Anyone who’s tried (and failed) to follow a diet knows that food is more than fuel. The reasons we eat are even embedded in our language. When we’re in an unfamiliar place, we yearn for comfort food. We take one too many scoops of ice cream because we stress eat. We connect to others by breaking bread.
Having spent decades studying the interplay between food, identity, and culture, psychologist Paul Rozin has come to appreciate that hunger isn’t the only reason we head for the kitchen. He says, “Food is not just nutrition that goes in your mouth or even pleasant sensations that go with it. It connects to your whole life, and it’s really a very important part of performing your culture and experiencing your culture.”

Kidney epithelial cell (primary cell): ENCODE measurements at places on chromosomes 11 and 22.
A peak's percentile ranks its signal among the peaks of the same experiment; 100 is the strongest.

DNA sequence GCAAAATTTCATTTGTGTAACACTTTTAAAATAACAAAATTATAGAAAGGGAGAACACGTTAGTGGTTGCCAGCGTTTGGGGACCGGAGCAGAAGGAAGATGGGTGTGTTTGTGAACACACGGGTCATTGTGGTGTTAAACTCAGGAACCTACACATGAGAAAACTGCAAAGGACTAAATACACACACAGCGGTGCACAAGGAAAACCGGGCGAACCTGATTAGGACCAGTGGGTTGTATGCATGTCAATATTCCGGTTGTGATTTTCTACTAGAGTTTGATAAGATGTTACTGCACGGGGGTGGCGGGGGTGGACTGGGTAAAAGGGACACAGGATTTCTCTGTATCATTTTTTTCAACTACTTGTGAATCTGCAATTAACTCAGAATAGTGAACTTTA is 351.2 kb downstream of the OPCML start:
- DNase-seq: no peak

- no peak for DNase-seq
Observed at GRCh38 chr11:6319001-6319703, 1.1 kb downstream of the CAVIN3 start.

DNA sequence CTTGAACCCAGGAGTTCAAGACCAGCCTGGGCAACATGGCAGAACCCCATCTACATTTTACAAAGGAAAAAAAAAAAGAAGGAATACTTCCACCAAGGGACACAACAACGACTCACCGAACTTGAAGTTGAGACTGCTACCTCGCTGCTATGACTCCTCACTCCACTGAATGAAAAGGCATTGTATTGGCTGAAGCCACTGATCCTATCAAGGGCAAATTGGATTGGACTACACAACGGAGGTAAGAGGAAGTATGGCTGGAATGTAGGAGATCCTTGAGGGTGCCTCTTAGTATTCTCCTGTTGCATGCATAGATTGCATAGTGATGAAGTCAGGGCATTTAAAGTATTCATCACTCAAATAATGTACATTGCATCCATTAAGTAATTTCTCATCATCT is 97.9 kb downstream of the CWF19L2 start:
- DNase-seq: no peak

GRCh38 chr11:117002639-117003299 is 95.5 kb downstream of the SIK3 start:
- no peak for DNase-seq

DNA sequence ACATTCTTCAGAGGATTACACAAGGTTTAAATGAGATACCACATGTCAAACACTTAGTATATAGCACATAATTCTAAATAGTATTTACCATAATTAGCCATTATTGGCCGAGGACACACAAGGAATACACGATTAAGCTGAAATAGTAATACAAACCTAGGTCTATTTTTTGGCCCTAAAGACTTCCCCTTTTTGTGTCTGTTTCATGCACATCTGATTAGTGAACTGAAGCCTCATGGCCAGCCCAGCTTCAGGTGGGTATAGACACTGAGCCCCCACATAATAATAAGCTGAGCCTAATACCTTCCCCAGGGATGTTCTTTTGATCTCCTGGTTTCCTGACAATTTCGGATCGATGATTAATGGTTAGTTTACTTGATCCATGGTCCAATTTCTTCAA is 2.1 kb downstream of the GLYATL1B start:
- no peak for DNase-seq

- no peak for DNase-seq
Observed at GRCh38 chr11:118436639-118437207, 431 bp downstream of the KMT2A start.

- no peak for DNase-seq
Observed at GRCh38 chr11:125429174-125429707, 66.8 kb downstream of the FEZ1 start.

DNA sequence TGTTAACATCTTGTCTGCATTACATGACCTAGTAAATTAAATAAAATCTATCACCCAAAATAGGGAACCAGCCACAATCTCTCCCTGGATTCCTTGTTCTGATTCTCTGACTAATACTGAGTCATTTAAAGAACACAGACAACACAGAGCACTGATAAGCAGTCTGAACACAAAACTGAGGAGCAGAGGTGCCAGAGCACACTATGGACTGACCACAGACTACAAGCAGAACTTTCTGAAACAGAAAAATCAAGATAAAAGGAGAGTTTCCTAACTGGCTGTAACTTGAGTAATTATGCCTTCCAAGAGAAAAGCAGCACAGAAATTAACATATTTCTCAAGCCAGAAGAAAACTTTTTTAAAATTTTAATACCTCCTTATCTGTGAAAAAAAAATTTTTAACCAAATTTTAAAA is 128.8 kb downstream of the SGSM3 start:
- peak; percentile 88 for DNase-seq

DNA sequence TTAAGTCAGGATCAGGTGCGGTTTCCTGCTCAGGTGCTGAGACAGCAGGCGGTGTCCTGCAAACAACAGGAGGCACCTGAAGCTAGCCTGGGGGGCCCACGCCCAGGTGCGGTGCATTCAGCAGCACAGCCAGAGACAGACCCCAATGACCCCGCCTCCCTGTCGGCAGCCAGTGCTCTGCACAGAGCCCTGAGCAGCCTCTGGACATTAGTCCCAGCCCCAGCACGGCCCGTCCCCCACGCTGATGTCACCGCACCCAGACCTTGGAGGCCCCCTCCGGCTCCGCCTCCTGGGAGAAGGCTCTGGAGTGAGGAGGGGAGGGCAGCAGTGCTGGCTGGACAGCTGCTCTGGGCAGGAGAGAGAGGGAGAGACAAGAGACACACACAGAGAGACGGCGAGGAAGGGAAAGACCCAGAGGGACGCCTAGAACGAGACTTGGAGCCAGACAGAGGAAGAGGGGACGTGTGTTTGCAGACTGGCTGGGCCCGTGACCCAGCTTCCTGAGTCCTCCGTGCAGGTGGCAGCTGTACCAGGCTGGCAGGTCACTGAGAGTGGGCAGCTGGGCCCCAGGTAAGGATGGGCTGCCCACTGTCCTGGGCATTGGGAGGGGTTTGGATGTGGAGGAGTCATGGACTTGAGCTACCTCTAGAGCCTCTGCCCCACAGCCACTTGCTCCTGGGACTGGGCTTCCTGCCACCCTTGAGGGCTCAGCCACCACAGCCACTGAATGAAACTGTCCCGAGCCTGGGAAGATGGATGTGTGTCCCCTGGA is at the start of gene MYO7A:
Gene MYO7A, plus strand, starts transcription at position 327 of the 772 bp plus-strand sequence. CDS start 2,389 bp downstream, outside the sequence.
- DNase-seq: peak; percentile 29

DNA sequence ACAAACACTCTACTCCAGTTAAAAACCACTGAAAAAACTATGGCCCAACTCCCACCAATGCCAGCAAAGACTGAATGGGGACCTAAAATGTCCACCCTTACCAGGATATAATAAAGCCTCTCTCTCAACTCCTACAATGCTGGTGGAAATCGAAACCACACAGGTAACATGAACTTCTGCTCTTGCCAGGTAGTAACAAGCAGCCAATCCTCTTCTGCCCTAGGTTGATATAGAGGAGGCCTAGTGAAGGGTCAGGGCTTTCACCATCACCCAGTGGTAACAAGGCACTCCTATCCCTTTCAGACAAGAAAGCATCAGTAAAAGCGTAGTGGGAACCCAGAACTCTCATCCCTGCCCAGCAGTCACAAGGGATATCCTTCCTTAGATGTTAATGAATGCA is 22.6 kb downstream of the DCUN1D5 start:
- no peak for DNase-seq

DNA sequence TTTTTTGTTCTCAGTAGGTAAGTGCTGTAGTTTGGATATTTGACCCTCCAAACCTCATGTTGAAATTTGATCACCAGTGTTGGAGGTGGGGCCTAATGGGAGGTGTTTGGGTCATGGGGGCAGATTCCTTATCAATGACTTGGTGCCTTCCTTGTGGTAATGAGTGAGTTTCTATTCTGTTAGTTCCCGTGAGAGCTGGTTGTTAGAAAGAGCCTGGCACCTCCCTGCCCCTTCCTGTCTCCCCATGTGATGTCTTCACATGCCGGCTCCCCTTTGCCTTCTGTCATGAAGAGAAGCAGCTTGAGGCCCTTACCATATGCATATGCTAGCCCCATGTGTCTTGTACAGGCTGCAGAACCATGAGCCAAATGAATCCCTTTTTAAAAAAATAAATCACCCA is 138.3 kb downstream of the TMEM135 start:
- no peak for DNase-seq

When Muslims all over the world mark the end of Ramadan by eating sheer kurma or Dutch people ring in the new year by frying oliebollen, they’re taking part in a ritual shared with millions of others. The food on the table creates an occasion to pull together friends, family, and communities.
This week on Hidden Brain, we dig into the culture and psychology that determines what we eat, what we spit out, and when we come back for more.
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